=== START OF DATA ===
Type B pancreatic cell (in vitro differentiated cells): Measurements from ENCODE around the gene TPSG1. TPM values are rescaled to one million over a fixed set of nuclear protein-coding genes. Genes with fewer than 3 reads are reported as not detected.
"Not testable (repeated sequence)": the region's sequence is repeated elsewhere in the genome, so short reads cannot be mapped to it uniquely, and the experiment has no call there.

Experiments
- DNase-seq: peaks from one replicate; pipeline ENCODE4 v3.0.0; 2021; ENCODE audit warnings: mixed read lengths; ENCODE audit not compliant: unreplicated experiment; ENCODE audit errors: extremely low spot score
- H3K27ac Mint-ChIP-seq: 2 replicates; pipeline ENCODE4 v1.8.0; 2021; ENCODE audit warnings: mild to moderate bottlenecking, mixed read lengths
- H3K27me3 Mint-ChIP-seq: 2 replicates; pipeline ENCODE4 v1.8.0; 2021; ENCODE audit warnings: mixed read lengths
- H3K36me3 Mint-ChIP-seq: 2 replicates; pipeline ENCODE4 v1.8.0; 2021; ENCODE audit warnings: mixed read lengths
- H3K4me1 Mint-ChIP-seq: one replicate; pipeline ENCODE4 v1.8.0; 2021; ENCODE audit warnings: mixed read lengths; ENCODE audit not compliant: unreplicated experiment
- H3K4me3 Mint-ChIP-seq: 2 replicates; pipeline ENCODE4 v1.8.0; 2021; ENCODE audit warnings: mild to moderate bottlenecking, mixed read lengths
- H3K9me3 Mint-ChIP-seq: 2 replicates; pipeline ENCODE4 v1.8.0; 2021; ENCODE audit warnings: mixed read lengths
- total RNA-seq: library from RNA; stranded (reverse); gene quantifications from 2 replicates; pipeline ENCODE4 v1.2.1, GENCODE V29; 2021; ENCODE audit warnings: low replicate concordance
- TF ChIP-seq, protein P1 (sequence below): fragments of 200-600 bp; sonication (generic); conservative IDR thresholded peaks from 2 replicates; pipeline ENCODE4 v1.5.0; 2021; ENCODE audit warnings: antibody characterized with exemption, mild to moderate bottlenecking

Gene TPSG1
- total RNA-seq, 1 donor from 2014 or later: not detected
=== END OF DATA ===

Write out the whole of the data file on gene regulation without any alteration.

Type B pancreatic cell (in vitro differentiated cells): Measurements from ENCODE around the gene TPSG1. TPM values are rescaled to one million over a fixed set of nuclear protein-coding genes. Genes with fewer than 3 reads are reported as not detected.
"Not testable (repeated sequence)": the region's sequence is repeated elsewhere in the genome, so short reads cannot be mapped to it uniquely, and the experiment has no call there.

Experiments
- DNase-seq: peaks from one replicate; pipeline ENCODE4 v3.0.0; 2021; ENCODE audit warnings: mixed read lengths; ENCODE audit not compliant: unreplicated experiment; ENCODE audit errors: extremely low spot score
- H3K27ac Mint-ChIP-seq: 2 replicates; pipeline ENCODE4 v1.8.0; 2021; ENCODE audit warnings: mild to moderate bottlenecking, mixed read lengths
- H3K27me3 Mint-ChIP-seq: 2 replicates; pipeline ENCODE4 v1.8.0; 2021; ENCODE audit warnings: mixed read lengths
- H3K36me3 Mint-ChIP-seq: 2 replicates; pipeline ENCODE4 v1.8.0; 2021; ENCODE audit warnings: mixed read lengths
- H3K4me1 Mint-ChIP-seq: one replicate; pipeline ENCODE4 v1.8.0; 2021; ENCODE audit warnings: mixed read lengths; ENCODE audit not compliant: unreplicated experiment
- H3K4me3 Mint-ChIP-seq: 2 replicates; pipeline ENCODE4 v1.8.0; 2021; ENCODE audit warnings: mild to moderate bottlenecking, mixed read lengths
- H3K9me3 Mint-ChIP-seq: 2 replicates; pipeline ENCODE4 v1.8.0; 2021; ENCODE audit warnings: mixed read lengths
- total RNA-seq: library from RNA; stranded (reverse); gene quantifications from 2 replicates; pipeline ENCODE4 v1.2.1, GENCODE V29; 2021; ENCODE audit warnings: low replicate concordance
- TF ChIP-seq, protein P1 (sequence below): fragments of 200-600 bp; sonication (generic); conservative IDR thresholded peaks from 2 replicates; pipeline ENCODE4 v1.5.0; 2021; ENCODE audit warnings: antibody characterized with exemption, mild to moderate bottlenecking

Gene TPSG1
- total RNA-seq, 1 donor from 2014 or later: not detected